Back To CourseChemistry 101: General Chemistry
14 chapters | 131 lessons | 11 flashcard sets
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Nikki has a master's degree in teaching chemistry and has taught high school chemistry, biology and astronomy.
Pretend you want to make chocolate chip cookies. You have a great recipe handed down from your grandmother that calls for two cups of chocolate chips, but you only have one cup of chocolate chips in the house. It's raining outside, and you don't feel like going to the store. So, what do you do? Do you make the cookies with half the chocolate chips the recipe calls for? No way! Who wants to eat cookies with only half the chocolate?
Instead, you determine the ratio of chocolate chips on hand to amount needed, which is 1:2. Then, you adjust the ratio of all the other ingredients in the recipe. Essentially, you have just performed stoichiometry, one of the fundamental aspects of chemistry. Stoichiometry is a word derived from two Greek words: 'stoicheon' meaning element, and 'metron,' meaning measure. This is pretty cool because stoichiometry is essentially the measurement of elements, or the study of chemical quantities consumed or produced in a chemical reaction.
Performing stoichiometry involves the use of a special chemical counting unit: the mole. Just to review for a moment, a mole isn't an animal. Well, it is, but not in chemistry. In chemistry, a mole is a unit of measurement, such that one mole of a substance contains 6.022*1023 particles.
In chemistry, particles can be atoms, molecules, or compounds. Conveniently, one mole of a substance has a mass that is equal to its atomic mass expressed in grams. This relationship is known as molar mass. For example, one atom of carbon has a mass of 12.011 amu, one mole of carbon has a mass of 12.011 grams.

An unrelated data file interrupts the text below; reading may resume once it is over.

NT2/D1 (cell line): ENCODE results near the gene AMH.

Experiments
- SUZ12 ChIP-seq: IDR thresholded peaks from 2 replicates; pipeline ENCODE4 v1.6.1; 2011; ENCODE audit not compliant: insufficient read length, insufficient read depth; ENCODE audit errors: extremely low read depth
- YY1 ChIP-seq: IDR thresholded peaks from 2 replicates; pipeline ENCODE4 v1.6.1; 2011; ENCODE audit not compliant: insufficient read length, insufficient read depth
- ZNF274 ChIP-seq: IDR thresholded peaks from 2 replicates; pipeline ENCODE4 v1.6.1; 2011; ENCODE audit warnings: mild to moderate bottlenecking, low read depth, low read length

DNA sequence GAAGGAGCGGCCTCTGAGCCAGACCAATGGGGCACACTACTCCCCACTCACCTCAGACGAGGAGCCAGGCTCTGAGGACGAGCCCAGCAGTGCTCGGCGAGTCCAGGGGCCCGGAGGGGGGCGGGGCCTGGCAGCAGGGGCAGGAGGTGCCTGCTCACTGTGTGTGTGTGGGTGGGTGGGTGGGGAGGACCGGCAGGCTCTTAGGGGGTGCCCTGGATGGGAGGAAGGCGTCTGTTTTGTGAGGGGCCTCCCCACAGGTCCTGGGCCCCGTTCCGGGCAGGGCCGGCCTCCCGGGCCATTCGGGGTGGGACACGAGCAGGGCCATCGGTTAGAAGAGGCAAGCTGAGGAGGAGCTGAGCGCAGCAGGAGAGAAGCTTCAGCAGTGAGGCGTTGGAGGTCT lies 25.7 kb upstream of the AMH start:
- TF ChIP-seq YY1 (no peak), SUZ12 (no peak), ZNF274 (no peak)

When we do stoichiometry, we always want to speak about chemicals in terms of how many moles are present. The essence of stoichiometry involves comparing how many moles of chemicals are present. We may be simply comparing the number of moles of each reactant needed, or the number moles reactant to number of moles product.
Hopefully, the process of balancing a chemical reaction is still fresh in your mind. But, do you remember why we balance equations? We balance them to obey the law of conservation of mass, which states that matter cannot be created or destroyed. Balancing equations has another benefit, though. A balanced equation sets us up to perform flawless stoichiometry. Let's take the balanced equation for the formation of water:
2 H2+ O2--> 2 H2 O
Notice that this equation contains the lowest whole number coefficients possible. From this, we can garner exactly how many moles of hydrogen are needed to react with one mole of oxygen. In stoichiometry, we shift our unit from molecule to mole.
According to this equation, we need two moles of hydrogen to react with one mole of oxygen. This is called the mole ratio. It is defined as the ratio of moles of one substance to the moles of another substance in a balanced equation.
To determine the mole ratio between two substances, all you need to do is look at the balanced equation for the coefficients in front of the substances you are interested in. Let this be your guiding mantra for doing stoichiometry problems!
The balanced equation for water has several mole ratios in it. There are two moles of H2 for every one mole O2. We will write this ratio as:
2 moles H2 / 1 mole O2
There are two moles H2 for every 2 moles H2 O:
2 moles H2 / 2 moles H2 O
There is one mole O2 for every 2 moles H2 O:
1 mole O2 / 2 moles H2 O
Why do we care about mole ratios so much? Mole ratios are the central step in performing stoichiometry because they allow us to convert moles of one substance to moles of another substance.
Another balanced equation is the making of ammonia:
N2 + 3 H2 --> 2 NH3
Pause the video right now, and see if you can identify three mole ratios in this equation. Remember, look at the coefficients in the balanced equation! Here are three mole ratios:
1 mole N2 / 3 moles H2
3 moles H2 / 2 moles NH3
1 mole N2 / 2 moles NH3
If you express any of these ratios upside down from what was shown, like 3 moles H2 / 1 mole N2, you are still right! Nice work.